If the taxpayer is not satisfied with the Appeals Office determination in a CDP Hearing, the taxpayer may file a petition to contest the determination in the Tax Court. Section 6330(d), here. In a recent case, the Tax Court addressed the scope of the Tax Court's authority to remand to the Appeals Office and the IRS's disagreement with some of the Tax Court authority. Van Camp v. Commissioner, T.C. Memo. 2012-336, here. The key parts are:
Remand of a CDP case to the Appeals Office may be appropriate in limited circumstances where there occurred some omission or error in the original hearing or in the record of the hearing. [Case citations omitted]
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With regard to respondent's legal argument, we note generally that our jurisdiction in CDP cases is limited to a review of the Commissioner's CDP "determinations". Sec. 6330(d)(1). Once the CDP hearing is concluded, the statutory scheme provides a separate venue for review of a new collection alternative or to address a material change in a taxpayer's financial circumstance—namely, an appeal to the Appeals Office under its retained jurisdiction provided in section 6330(d)(2). The exercise of retained jurisdiction by the Appeals Office does not constitute a continuation of the original CDP proceeding, and the limitations periods that are suspended during CDP hearings are not suspended during review under section 6330(d)(2). The Commissioner's decisions made under section 6330(d)(2) cannot be appealed to this Court. See sec. 301.6320-1(h)(2), Q&A-H2, Proced. & Admin. Regs.; sec. 301.6330-1(h)(2), Q&A-H2, Proced. & Admin. Regs. Consideration and hearings under section 6330(d)(2) are subsequent to and separate from the original CDP hearing and are solely administrative.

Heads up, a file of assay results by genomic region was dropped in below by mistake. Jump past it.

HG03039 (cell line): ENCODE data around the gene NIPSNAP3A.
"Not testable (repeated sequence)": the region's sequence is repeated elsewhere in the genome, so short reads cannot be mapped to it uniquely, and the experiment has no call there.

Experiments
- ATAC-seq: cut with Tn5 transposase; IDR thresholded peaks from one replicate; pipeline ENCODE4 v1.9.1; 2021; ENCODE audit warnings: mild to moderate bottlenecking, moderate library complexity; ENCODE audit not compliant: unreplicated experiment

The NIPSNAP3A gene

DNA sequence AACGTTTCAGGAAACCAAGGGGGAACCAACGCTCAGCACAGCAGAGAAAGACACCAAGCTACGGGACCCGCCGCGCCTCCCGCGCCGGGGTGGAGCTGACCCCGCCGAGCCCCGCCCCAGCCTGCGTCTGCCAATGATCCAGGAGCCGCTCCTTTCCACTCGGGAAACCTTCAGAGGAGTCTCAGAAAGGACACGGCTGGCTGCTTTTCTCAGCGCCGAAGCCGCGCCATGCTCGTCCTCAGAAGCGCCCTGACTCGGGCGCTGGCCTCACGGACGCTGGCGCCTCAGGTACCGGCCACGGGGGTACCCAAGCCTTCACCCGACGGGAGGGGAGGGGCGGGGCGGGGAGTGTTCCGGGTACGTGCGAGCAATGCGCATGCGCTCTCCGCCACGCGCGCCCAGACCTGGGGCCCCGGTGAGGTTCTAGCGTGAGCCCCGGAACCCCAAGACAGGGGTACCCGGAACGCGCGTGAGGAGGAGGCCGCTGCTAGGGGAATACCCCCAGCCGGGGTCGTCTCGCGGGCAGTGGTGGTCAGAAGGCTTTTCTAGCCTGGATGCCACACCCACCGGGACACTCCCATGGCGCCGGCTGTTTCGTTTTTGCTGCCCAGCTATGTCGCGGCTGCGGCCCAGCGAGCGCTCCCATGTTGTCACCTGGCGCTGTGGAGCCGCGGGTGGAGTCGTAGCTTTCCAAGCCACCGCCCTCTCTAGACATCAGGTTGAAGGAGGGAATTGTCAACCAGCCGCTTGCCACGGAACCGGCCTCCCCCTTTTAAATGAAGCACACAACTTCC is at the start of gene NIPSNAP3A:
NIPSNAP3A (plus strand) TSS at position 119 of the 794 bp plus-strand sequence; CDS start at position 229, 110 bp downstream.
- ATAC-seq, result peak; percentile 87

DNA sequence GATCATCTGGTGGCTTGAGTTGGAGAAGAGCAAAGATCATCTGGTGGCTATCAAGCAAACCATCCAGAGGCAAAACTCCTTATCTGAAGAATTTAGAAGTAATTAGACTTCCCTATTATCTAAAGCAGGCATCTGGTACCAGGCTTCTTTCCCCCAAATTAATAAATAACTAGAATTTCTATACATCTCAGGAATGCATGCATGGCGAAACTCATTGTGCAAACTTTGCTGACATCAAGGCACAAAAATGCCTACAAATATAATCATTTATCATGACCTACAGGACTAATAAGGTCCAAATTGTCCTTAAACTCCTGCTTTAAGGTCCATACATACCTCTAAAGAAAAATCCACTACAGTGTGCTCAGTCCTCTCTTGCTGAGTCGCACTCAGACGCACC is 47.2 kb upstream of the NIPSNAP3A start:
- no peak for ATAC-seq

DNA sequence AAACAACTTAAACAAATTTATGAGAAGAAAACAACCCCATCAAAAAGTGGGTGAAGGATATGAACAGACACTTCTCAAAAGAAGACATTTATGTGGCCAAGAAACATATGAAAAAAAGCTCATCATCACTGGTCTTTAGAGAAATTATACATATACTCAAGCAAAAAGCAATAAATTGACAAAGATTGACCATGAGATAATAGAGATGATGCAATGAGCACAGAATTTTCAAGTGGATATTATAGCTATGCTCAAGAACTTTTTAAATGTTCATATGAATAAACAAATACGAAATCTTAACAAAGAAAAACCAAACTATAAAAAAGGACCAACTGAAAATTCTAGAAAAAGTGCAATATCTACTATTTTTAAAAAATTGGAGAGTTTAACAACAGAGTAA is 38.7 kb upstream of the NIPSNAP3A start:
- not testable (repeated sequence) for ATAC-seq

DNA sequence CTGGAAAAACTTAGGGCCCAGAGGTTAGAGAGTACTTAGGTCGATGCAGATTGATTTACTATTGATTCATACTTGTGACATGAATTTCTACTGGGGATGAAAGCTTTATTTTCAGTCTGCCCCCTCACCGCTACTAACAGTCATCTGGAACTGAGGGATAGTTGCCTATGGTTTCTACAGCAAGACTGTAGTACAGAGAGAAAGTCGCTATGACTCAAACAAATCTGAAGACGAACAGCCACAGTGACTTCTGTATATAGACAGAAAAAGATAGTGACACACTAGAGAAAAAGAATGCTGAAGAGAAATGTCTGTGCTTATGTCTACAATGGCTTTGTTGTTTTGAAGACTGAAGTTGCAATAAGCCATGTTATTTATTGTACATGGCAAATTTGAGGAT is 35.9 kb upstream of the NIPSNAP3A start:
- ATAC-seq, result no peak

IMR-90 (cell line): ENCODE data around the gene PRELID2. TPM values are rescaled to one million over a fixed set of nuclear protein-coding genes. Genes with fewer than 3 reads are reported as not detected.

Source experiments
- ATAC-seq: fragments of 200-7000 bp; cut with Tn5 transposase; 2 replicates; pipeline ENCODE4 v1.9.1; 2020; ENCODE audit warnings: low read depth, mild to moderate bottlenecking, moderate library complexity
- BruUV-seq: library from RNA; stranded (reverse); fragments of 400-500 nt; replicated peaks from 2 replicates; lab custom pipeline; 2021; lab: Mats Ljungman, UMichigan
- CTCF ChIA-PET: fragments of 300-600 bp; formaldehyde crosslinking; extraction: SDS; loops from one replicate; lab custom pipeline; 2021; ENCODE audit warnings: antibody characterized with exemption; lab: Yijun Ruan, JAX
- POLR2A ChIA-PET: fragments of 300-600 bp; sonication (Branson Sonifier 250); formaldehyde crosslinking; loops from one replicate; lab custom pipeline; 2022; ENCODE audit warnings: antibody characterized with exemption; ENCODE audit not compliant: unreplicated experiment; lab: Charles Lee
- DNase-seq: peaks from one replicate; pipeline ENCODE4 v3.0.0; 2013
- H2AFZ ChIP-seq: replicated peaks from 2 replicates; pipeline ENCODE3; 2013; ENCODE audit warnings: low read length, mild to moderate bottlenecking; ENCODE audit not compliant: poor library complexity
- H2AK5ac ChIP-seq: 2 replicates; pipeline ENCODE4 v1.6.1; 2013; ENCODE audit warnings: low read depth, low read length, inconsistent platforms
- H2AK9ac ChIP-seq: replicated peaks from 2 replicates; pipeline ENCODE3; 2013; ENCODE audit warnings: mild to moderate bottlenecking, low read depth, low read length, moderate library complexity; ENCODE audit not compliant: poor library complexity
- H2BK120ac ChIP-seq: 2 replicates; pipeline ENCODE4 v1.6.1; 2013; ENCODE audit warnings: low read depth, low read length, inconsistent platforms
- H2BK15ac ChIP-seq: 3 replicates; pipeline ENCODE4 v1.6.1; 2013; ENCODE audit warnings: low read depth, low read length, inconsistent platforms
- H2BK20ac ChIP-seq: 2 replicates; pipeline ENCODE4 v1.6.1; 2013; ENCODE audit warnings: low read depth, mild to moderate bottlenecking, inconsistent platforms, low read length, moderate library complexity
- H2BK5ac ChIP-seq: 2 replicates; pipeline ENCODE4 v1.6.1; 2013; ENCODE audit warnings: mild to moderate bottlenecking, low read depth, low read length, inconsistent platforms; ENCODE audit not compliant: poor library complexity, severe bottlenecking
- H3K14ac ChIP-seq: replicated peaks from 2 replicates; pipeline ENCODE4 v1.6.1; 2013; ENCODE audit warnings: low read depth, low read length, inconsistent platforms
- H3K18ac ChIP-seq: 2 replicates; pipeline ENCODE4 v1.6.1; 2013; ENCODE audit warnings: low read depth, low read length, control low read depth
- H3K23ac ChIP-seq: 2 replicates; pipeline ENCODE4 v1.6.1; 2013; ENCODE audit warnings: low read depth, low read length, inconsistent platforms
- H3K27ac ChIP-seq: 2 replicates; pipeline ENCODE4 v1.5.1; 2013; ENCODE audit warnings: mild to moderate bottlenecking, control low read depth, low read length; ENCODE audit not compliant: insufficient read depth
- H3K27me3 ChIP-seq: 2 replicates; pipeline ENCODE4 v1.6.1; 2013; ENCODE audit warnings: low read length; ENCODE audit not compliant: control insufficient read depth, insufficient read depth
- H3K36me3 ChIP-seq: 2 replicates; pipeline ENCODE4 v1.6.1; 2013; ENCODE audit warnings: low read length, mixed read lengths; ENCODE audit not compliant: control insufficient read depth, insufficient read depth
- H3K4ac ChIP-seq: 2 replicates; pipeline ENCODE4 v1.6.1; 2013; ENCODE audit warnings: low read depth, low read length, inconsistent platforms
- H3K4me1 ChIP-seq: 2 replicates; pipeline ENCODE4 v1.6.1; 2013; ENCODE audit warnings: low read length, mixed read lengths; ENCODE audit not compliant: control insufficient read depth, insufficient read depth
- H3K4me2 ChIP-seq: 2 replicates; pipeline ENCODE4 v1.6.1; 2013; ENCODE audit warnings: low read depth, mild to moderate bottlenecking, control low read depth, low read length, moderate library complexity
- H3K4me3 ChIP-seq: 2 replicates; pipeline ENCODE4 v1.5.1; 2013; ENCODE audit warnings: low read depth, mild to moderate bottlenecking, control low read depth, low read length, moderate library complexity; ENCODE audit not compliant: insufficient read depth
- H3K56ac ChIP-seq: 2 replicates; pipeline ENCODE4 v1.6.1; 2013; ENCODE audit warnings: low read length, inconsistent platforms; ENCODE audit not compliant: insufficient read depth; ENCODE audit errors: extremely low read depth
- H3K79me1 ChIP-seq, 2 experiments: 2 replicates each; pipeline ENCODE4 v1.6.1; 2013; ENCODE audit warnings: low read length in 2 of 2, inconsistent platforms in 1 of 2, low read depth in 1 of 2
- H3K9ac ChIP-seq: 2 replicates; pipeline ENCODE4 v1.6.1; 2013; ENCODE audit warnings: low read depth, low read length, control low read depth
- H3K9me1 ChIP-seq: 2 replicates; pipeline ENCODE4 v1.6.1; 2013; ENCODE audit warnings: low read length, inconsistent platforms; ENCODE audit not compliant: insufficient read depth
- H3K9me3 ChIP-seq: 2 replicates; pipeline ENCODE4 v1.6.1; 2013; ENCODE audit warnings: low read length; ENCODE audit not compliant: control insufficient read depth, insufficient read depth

Respondent disagrees with petitioners and with a suggestion made in a number of our opinions that we have the authority to remand CDP cases to the Appeals Office merely where a remand may be regarded as "helpful", "necessary", "productive", and/or due to "changed circumstances." See e.g., Kelby v. Commissioner, 130 T.C. 79, 86 n.4 (2008); Lunsford v. Commissioner, 117 T.C. 183; Kuretski v. Commissioner, T.C. Memo. 2012-262, at *11; Churchill v. Commissioner, T.C. Memo. 2011-182. Respondent contends that, absent the exercise of an abuse of discretion by the settlement officer or a defective or incomplete administrative record, this Court lacks any remand authority in CDP cases.
In light of our factual resolution of the issue before us in these cases, we do not address that legal question.